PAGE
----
Divorce has never been a pleasant experience, and sometimes children can be the worst hit. Growing up without both parents is something no one wishes for, but they happen. When couples discover that they are no longer compatible, divorce is usually the next stage. In that case, who gets the child? Whose interest should be considered more?
No matter how child custody is determined, one thing is evident: custody was indivisible.
It means that only one parent gets to properly raise the child after a break up while the other parent is entitled only to visiting rights.
However, the new approach is aimed at avoiding treating one parent are a mere visitor, which can reduce the trauma of marital dissolution for children. Based on a study, child custody norms are gradually transiting in the 21st century, with the aim of both parents sharing custody.
The Implication Of Choosing The Best Interest Of The Child
It is often challenging to dispute the general proposition that makes the legal process to be child-centered. Child advocates’ two principal contentions are that (1) children should have the right to define who their family should be. And also, (2) terminate parents’ power if they are contrary to the child’s interest. Nevertheless, these devices not only subvert the nature of contested adoption proceeding, often the bottom of the disputes between the two adults.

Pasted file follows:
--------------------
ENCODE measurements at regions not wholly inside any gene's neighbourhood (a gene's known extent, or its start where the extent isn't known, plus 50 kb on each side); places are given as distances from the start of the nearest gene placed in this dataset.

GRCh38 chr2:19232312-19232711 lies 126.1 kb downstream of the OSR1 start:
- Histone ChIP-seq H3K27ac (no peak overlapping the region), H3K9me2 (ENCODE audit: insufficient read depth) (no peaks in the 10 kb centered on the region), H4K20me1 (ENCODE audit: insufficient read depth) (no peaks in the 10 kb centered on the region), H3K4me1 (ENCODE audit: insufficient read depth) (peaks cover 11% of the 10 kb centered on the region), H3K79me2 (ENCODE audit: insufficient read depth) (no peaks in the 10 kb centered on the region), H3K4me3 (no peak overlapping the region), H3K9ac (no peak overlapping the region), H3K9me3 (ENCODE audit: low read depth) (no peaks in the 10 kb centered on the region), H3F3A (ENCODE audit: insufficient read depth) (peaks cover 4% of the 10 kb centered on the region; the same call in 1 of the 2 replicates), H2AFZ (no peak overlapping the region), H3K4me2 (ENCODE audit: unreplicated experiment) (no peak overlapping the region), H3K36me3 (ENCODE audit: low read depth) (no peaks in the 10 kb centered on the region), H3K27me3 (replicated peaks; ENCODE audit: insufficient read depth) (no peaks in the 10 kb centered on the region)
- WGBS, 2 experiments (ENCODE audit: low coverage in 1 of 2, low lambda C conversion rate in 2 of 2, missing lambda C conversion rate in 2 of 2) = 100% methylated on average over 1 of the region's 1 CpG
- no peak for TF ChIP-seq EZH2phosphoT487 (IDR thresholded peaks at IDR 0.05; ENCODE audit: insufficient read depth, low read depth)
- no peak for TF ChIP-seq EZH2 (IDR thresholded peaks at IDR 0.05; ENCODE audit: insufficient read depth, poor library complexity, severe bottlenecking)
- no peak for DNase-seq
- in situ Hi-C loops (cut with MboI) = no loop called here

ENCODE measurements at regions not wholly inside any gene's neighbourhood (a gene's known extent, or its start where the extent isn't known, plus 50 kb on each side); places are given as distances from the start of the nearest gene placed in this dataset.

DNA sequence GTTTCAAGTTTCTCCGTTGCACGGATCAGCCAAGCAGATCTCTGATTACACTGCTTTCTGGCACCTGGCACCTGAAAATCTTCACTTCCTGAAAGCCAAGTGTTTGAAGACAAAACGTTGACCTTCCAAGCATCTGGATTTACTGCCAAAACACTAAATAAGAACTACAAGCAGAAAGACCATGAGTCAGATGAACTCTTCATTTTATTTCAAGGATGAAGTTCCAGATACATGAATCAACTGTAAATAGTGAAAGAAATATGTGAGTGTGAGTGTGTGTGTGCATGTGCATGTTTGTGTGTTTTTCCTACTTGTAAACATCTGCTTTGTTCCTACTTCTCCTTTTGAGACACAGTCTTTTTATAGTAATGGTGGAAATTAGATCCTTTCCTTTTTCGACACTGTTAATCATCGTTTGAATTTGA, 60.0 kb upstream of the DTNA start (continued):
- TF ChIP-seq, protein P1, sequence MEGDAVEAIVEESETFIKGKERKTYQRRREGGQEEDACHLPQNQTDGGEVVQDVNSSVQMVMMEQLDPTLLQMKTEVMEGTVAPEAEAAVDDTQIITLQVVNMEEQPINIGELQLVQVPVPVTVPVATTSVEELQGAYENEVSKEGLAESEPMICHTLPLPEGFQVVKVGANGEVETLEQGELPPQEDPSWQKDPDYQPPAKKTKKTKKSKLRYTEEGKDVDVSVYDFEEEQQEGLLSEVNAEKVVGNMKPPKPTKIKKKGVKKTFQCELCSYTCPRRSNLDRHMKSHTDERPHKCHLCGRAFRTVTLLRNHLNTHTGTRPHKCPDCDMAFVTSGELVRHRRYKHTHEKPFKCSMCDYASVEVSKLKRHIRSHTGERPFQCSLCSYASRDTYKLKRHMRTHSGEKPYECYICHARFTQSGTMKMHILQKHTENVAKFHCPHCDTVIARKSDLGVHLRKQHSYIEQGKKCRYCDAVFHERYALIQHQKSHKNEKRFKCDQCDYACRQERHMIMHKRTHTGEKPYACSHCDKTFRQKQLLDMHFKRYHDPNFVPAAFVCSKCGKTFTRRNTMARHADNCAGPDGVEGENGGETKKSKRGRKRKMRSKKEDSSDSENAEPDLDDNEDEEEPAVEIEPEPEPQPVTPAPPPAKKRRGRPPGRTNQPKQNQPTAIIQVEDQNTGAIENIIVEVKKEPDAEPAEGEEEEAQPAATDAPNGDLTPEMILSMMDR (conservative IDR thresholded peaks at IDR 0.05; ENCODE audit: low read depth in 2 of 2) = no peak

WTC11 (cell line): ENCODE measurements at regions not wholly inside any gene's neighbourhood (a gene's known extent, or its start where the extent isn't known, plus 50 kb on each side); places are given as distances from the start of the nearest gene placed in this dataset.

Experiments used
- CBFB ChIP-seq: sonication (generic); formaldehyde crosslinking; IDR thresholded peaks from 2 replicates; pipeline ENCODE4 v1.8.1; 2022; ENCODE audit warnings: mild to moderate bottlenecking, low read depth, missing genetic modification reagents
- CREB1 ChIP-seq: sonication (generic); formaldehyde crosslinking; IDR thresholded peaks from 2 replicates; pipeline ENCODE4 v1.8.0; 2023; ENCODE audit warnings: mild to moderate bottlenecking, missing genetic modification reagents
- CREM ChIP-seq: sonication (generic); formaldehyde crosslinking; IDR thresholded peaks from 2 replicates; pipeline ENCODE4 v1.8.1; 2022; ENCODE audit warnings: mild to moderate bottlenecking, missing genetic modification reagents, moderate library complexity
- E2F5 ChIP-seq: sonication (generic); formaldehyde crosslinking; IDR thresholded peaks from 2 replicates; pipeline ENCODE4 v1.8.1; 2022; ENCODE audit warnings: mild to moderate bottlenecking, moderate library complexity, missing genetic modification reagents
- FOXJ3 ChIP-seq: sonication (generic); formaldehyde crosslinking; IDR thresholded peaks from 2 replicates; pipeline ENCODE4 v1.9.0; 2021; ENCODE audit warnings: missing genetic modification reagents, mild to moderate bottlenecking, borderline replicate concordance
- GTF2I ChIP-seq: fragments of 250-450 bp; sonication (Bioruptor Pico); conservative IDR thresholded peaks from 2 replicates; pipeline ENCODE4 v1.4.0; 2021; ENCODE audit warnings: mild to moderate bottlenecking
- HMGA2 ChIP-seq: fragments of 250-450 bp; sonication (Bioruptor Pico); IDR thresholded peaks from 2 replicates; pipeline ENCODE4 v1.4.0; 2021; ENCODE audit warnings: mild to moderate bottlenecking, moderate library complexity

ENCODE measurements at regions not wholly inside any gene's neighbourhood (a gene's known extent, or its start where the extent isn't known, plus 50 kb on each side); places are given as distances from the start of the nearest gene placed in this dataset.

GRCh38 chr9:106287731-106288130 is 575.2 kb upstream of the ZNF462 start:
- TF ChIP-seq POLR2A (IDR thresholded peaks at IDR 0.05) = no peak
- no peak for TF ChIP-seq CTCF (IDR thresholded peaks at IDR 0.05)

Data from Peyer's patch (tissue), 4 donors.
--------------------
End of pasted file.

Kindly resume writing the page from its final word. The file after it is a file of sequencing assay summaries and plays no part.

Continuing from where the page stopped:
The Child’s Right To Decide
The rule that grants children the ability to dissolve their family seems superficially appealing since the complexities of being a child are often ignored. In the eyes of the law, children are incapable of making such life decisions until they reach majority. However, they are allowed to create minor arrangements, not monumental ones that make a more significant impact. If children can make the right decision, they won’t need their parents in the first place.
The Best Interest Standard
The ‘best interest’ standard is a challenge since it calls for the expansion of universal norms. Irrespective of the indeterminacy, this permits and even encourages considering the child’s unique circumstance.
The best interest of the child raises two sets of a question, which is:
- What determines which child gets subjected to a judicial determination of interest?
- How to determine the best interest of the child
When the child’s best interest is adequately defined and followed, it helps give the child a chance for a healthy life despite a divorce. Some opportunities will help ensure the child gets the best out of life, like providing both parents equal custody and not allowing them to feel like a visitor.
Divorce or separation is not enough reason why a child should grow in the absence of another. The child needs a home and needs to grow with both parents. That is the best interest of the child that every legal process should follow. Unless one of the parents is a danger or a bad influence on the child, in that case, filing a restricting order becomes ideal.
Contact Campion, Curran, Lamb and Cunabaugh today for legal help.